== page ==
Massive choice and easy to care for: this classic creates that amazing summer feeling in your garden or on your balcony in an instant.
Striped, spotted, with graduated colour, a white edge or delicate markings and plain from snow white to crimson, deep indigo and almost black. Petunia offers it all, in single and double flowers. The plant blooms with a constant stream of new flowers from May until the frost arrives. 'Summer’s jewels’ as they used to be called can be planted in the soil, but the most popular use of Petunias is in hanging baskets, planters and pots, where the plants can cascade a long way over the edge.
The star of your summer garden
Petunia is a member of the nightshade family and is native to South America, where you can find 35 different species, often considerably sparser than the hybrids that you can buy at nurseries, florists and garden centres. The first petunia arrived in Europe in 1823. This white Brazilian was joined soon after by lilac and dark-red Argentinian varieties. These ancestral plants gave rise to today’s cultivated Petunias.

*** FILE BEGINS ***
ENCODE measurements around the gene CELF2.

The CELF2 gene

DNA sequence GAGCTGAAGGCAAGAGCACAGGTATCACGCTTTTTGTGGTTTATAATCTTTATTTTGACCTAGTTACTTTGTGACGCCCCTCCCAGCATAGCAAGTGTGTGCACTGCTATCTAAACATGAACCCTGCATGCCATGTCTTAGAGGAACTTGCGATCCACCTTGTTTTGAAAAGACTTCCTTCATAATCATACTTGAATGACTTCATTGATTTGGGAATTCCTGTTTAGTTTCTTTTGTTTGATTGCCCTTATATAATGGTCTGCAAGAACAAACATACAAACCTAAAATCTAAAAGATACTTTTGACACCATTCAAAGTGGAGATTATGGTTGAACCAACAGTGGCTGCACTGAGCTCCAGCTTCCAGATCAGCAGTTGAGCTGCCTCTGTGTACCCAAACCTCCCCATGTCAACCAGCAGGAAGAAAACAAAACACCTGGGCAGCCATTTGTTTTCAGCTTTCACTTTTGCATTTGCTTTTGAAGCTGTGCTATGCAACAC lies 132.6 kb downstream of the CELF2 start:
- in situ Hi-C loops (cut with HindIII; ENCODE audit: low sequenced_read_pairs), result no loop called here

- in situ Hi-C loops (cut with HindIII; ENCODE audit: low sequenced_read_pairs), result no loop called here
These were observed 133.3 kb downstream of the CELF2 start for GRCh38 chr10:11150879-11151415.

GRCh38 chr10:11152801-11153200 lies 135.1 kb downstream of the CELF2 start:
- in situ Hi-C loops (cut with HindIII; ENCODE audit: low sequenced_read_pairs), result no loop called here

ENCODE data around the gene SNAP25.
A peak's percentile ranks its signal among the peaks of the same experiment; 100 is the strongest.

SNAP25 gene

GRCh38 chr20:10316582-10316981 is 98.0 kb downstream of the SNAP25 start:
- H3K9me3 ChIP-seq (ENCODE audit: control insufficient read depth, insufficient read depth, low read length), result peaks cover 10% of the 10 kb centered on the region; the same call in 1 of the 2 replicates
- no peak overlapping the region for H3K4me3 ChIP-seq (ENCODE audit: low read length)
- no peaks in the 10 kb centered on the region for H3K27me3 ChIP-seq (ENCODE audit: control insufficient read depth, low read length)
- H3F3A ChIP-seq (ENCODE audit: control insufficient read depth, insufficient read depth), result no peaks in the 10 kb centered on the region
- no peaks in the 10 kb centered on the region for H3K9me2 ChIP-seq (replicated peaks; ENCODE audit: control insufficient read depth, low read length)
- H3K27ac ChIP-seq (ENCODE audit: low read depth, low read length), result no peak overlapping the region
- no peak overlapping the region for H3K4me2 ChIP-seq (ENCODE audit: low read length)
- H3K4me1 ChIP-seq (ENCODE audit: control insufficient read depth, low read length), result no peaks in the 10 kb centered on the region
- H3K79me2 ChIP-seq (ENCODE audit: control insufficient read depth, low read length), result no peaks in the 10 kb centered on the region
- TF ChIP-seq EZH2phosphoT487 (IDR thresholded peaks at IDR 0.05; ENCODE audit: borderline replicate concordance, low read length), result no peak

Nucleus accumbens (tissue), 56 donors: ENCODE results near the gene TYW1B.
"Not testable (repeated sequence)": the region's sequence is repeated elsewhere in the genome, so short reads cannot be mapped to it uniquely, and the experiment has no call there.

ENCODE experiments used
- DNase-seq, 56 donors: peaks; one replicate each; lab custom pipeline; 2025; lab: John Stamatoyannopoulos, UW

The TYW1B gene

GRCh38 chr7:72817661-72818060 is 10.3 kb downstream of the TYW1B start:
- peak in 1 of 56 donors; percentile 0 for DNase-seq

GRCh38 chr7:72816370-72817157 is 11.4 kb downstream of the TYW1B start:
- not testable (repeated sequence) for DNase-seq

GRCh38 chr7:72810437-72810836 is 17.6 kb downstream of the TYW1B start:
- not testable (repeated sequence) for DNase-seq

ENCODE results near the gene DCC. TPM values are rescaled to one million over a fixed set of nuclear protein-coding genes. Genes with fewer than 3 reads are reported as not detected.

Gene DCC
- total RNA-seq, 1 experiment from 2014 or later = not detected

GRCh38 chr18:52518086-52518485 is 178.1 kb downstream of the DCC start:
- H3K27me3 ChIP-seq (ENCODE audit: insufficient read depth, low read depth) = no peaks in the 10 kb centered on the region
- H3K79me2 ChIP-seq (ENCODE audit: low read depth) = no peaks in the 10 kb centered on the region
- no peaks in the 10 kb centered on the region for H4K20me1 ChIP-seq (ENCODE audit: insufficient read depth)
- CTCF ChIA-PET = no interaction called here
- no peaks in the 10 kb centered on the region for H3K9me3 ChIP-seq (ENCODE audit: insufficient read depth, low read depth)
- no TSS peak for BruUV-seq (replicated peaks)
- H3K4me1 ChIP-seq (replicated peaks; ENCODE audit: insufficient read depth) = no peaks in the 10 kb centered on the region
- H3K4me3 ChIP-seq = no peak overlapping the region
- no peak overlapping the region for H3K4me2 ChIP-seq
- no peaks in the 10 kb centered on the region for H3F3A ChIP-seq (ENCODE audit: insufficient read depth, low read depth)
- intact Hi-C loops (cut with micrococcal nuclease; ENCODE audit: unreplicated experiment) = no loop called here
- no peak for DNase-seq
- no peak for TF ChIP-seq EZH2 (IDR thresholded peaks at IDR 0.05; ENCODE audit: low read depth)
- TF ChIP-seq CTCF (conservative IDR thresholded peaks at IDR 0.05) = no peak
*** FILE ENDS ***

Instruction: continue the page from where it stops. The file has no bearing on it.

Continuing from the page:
- The plant is related to Nicotiana, known as the tobacco plant.
- Petunia was given its name by French botanist Antoine Laurent de Jussieu (1748-1836) in 1789. He took his inspiration from the fact that Pétun was the local name for tobacco at the time.
- Artist Georgia O'Keeffe made her breakthrough in 1925 with a Petunia painting. She had planted purple and blue Petunias at her summer cottage on Lake George and loved them so much that she captured the flowers in sensual close-ups that caused a sensation.